…studying alien religious beliefs, strange customs, diverse family patterns and vanished social structures shows how differently various human groups have tried to cope with the world around them. Broadening our humanity and extending our sensibilities by recognizing sameness and difference throughout the recorded past is therefore an important reason for studying history… For we can only know ourselves by knowing how we resemble and how we differ from others.
In other words, scholarship is the opposite of confirmation. It is precisely meant to highlight both the differences and similarities between ourselves and our forebears and by doing so we can learn about ourselves and humanity as a whole.
Thus, academia begins with a method and through it attempts to arrive at results. By contrast, faith communities begin with results – such as the belief system that Mr. Resnick embraced before taking his Intro to Bible course – and then attempt to work backwards to justify them. Their goal is not to seek objective conclusions, but rather to psychologically reinforce for the believer the community’s pre-existing system of beliefs. Membership in faith communities is, therefore, not based on sustainable “proofs,” but on other factors, including familiarity, community, comfort, or fear. Faith communities do not need to prove their underlying assumptions because, unlike academia, they typically do not attempt to reach a broader audience outside of their community. Their goal is self-perpetuation, which is best achieved internally through a cyclical process of confirmation. People are, of course, free to join such communities; however, without employing a clear methodology and scientific method, their underlying system of beliefs can never be called objective “truth.”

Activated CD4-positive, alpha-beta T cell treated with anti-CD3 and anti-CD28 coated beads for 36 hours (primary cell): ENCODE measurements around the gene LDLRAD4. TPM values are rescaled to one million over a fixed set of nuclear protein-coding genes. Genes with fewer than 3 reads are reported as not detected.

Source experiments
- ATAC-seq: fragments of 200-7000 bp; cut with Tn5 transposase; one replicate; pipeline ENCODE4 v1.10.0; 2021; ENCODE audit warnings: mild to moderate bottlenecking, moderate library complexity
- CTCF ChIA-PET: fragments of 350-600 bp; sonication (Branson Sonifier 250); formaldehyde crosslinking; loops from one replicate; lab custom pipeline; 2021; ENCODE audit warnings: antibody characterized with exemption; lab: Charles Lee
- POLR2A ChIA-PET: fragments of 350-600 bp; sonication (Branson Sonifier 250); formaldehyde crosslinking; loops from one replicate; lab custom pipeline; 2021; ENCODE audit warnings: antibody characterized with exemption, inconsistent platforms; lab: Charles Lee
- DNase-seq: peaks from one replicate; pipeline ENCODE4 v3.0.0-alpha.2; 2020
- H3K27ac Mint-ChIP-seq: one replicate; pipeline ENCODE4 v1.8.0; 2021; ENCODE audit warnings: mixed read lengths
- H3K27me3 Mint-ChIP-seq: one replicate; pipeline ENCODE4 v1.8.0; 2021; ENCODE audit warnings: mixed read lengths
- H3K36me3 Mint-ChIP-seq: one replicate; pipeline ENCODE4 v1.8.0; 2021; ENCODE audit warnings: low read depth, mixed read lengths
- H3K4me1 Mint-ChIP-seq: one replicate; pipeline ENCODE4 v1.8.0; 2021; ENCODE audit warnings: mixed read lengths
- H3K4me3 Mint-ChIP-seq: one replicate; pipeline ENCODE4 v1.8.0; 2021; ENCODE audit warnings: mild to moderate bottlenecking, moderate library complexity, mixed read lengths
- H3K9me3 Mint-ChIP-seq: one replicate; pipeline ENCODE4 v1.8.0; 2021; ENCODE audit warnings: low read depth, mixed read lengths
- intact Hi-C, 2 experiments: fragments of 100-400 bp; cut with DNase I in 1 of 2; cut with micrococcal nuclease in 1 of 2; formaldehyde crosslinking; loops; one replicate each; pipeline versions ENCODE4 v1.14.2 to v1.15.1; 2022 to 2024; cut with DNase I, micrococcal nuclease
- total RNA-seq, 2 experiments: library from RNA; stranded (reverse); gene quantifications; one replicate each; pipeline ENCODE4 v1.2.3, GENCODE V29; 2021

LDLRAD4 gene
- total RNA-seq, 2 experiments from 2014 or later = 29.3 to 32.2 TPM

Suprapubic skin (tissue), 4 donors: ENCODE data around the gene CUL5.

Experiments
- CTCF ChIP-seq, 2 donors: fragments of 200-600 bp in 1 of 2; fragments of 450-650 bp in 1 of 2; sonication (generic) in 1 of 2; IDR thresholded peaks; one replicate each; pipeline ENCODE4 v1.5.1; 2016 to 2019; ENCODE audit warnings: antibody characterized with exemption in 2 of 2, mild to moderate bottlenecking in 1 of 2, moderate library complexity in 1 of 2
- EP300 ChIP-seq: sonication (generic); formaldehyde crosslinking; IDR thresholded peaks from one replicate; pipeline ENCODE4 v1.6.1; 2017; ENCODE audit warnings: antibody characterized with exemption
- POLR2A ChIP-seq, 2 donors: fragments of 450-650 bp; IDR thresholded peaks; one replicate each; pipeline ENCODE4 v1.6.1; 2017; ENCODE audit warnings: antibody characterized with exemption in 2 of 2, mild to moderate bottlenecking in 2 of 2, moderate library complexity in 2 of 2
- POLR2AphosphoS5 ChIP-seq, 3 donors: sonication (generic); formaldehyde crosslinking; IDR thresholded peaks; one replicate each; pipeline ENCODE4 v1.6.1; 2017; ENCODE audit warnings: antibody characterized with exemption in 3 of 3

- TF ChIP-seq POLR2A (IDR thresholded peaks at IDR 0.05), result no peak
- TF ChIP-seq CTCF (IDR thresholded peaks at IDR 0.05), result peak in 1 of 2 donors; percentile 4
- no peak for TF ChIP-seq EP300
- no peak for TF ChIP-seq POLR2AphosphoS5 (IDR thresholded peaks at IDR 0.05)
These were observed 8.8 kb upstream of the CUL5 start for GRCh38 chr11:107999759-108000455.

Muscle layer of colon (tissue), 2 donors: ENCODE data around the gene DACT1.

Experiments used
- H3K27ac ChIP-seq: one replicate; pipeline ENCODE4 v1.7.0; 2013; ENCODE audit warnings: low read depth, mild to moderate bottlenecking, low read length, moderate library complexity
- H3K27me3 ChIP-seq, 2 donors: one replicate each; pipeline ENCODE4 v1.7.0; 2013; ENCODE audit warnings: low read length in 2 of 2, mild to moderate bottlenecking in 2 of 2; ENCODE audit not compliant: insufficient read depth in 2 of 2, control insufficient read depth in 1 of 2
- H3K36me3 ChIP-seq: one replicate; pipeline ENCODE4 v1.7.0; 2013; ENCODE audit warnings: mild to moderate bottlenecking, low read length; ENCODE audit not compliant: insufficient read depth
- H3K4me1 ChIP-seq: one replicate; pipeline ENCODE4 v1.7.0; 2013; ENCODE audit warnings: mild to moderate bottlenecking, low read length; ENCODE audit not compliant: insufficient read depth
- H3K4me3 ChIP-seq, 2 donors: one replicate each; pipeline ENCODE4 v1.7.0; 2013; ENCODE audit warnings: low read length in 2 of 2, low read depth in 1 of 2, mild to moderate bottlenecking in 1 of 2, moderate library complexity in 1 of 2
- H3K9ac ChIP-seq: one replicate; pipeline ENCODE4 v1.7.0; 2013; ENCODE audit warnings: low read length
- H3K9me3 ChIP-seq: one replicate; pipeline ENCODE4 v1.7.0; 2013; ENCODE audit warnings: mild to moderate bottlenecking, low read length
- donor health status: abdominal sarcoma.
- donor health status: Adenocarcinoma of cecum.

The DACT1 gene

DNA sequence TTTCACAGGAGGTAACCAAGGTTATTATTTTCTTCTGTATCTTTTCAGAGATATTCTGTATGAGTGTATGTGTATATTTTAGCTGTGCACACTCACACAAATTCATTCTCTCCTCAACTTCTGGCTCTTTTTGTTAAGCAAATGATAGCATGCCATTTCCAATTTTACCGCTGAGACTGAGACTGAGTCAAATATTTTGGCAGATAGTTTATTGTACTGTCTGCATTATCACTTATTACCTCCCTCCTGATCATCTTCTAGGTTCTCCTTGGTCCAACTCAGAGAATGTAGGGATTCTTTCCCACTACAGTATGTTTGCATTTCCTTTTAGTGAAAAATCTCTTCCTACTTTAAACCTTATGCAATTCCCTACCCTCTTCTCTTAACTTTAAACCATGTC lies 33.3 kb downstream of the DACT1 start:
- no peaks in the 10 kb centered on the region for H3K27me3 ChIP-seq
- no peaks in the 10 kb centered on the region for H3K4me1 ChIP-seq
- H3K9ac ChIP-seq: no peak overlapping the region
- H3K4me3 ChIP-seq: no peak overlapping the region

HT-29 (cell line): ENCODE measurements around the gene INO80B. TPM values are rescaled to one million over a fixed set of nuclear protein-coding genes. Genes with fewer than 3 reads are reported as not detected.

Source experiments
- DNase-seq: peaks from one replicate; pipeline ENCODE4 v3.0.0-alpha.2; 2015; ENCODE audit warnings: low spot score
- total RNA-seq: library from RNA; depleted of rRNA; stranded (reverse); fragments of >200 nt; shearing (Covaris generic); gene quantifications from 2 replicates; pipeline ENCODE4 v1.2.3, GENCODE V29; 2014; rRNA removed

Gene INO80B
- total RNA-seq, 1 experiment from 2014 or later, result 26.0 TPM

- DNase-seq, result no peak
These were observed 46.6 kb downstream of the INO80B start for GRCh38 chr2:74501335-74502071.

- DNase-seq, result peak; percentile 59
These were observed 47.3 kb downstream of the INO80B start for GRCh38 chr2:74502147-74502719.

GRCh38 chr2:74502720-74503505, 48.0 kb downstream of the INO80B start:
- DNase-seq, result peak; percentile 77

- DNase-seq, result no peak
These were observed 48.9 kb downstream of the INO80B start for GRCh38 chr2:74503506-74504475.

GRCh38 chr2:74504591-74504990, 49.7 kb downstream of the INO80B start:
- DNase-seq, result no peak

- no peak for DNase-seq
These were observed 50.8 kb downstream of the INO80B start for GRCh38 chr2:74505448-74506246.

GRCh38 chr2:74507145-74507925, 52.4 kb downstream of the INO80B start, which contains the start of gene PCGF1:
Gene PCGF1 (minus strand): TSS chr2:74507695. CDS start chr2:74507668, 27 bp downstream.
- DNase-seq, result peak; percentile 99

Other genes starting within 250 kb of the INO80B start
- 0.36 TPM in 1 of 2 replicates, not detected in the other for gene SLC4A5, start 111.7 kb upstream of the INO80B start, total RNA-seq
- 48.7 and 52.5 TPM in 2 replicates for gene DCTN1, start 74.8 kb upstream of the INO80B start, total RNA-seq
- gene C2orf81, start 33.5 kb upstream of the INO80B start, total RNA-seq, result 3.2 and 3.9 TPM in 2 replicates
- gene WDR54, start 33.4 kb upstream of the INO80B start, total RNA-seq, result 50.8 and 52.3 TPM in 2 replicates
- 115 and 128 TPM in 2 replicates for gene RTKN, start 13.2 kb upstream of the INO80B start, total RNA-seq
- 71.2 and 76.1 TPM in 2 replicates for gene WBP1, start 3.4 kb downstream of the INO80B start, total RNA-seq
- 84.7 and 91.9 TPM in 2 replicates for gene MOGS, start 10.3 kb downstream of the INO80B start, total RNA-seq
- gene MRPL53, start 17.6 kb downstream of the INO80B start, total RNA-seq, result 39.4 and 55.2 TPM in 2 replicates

With this, I would offer a different proposal than Mr. Resnick’s, one that is truly unopposed to the truth but allows the Modern Orthodox faith community to attempt to preserve its own working assumptions. The Bible courses should remain exactly the same, as their aim is to teach the academic study of the Bible, and as such, begin with a methodology, not assumptions. But the yeshivah portion of the day could offer a course for those students, like Mr. Resnick, seeking to reconcile their faith with what they learnt in the academy. This course could even be taught by a professor. The benefit of this solution would be to place the two different approaches (method first vs. results first) in their proper environments (academy vs. yeshivah). More importantly, this would allow individual students to decide for themselves what they think is right, and what they choose to believe. After all, no one fully conforms to any given community. We should be empowering students to come to their own conclusions, laying out the options and letting them decide for themselves.
The Bible department should be praised, not criticized, for teaching academically rigorous courses. I, for one, greatly benefited from the YC Intro to Bible and other courses I took as an undergraduate majoring in Jewish Studies. However, what is troubling is how a PhD student in Revel could so thoroughly misunderstand the difference between the academy and the yeshivah. Therefore, I would recommend that Revel create a new required course; “Critical Theories and Methods of Scholarship. That way, students will come to understand the very nature of the academic endeavor they have chosen to pursue, and, hopefully, will make a true (pun intended) contribution to the scholarly and broader communities.
Simcha Gross (YC’ 10, BRGS’ 11) is a PhD student in the Department of Religious Studies at Yale University, concentrating in Ancient Judaism, a Wexner Graduate Fellow, and a former staff writer for Kol Hamevaser.